Dianne Hively was a partner and CFO at a financial services firm more than a decade ago when she got divorced. She and her then-husband didn't have a prenuptial agreement. Though the company was losing money and had very little value on paper, her ex was awarded a percentage--starting at 50 percent and declining to zero over five years--of anything Hively got out of it. (In the end, that didn't add up to much.)

Today, Hively is happily remarried. She's also the president of Hobson Advisors. She wishes that, in her earlier marriage, she had taken the kind of financial advice she now gives clients for a living. Some of her tips:

1. Don't make it personal. Asking your spouse for a covenant to protect your property if the marriage implodes is awkward. But when your property is a business, "it's not just about you," says Hively. Investors, employees, suppliers, customers, and extended family may also rely on the stability of your company. Explaining this can reassure a loved one that the paperwork doesn't show a lack of trust.

2. Get it in writing. Before you wed, sign a prenuptial agreement to declare your business nonmarital property: a separately held asset that won't be divided should you divorce. If you're already married, consult a family attorney about a postnuptial agreement. If a company has two or more owners, consider additional legal tools. These include buy-sell agreements, which dictate in advance the terms for transfer of ownership, and shareholder agreements, which can set limits on the ownership rights of a founder's ex-spouse.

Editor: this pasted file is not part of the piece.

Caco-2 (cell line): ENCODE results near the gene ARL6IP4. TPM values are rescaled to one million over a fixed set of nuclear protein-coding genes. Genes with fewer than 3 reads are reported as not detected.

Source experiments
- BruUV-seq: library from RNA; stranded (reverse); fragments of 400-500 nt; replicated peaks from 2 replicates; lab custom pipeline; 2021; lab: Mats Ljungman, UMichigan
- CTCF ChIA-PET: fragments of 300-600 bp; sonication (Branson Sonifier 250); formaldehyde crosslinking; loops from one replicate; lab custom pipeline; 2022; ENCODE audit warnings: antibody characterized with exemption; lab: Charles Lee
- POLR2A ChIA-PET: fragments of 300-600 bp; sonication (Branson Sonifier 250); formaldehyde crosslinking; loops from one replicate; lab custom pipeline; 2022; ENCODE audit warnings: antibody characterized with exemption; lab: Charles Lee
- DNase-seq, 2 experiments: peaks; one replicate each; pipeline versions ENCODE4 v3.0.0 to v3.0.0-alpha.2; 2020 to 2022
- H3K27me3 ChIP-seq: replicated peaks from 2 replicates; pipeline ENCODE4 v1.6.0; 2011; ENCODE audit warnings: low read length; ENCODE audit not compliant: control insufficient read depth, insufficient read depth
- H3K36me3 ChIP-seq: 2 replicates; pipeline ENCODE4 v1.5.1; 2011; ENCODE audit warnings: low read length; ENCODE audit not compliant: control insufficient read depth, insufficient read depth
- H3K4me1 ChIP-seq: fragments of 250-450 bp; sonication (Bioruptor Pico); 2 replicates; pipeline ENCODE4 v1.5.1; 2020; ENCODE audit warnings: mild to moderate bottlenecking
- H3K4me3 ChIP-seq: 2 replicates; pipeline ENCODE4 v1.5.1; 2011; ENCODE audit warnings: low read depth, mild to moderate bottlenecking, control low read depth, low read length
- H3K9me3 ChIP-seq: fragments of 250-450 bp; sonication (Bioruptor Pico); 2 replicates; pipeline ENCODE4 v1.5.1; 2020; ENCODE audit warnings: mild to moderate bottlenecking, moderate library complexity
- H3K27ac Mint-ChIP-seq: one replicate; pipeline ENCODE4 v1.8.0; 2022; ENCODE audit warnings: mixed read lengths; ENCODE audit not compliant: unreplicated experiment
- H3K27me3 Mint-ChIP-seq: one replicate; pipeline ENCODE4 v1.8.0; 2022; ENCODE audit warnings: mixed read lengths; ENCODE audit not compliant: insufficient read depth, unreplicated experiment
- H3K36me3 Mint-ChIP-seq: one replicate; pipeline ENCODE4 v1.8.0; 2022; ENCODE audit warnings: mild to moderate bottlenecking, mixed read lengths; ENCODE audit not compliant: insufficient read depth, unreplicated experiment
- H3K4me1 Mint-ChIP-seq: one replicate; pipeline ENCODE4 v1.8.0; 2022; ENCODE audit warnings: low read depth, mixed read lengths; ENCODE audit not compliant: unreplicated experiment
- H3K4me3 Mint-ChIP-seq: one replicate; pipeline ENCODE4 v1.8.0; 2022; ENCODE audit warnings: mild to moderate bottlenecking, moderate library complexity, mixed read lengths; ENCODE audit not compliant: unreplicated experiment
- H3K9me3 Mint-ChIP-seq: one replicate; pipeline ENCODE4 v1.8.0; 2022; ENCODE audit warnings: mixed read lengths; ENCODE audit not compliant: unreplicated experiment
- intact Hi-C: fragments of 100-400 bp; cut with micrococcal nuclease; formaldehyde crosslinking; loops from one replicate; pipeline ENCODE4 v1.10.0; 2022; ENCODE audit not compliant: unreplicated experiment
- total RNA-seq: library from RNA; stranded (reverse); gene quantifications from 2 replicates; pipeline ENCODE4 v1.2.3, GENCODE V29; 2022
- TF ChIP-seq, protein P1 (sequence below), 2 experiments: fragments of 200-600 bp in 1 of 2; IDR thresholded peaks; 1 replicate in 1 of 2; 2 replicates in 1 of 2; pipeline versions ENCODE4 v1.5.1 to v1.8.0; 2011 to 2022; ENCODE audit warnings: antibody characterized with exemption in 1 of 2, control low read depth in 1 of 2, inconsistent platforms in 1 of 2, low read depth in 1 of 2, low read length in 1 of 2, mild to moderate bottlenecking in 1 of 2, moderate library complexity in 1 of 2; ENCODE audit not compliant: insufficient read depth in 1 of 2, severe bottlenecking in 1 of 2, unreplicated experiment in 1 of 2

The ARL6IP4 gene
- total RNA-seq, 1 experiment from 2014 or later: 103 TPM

3. Pay yourself. You may be tempted to take sweat equity instead of a tangible paycheck in the early stages of a company. Avoid it if possible. Why? Because it jeopardizes your ownership claim. If you aren't drawing reasonable compensation for your work, "your spouse can come back later and say, 'You used marital assets to support that business when you should have been taking in income,' " Hively explains.

4. Don't mix the money. "You have to be very careful to avoid commingling nonmarital assets with marital assets," Hively says. For example, if you inherit $500,000, that money belongs to you. But if you use it to buy a house with your husband, it becomes a marital asset, potentially entitling him to a portion if you divorce.

Hively urges couples to keep clear records of marital and nonmarital assets, even if they sit down together to hash out the distinction only once every year or two.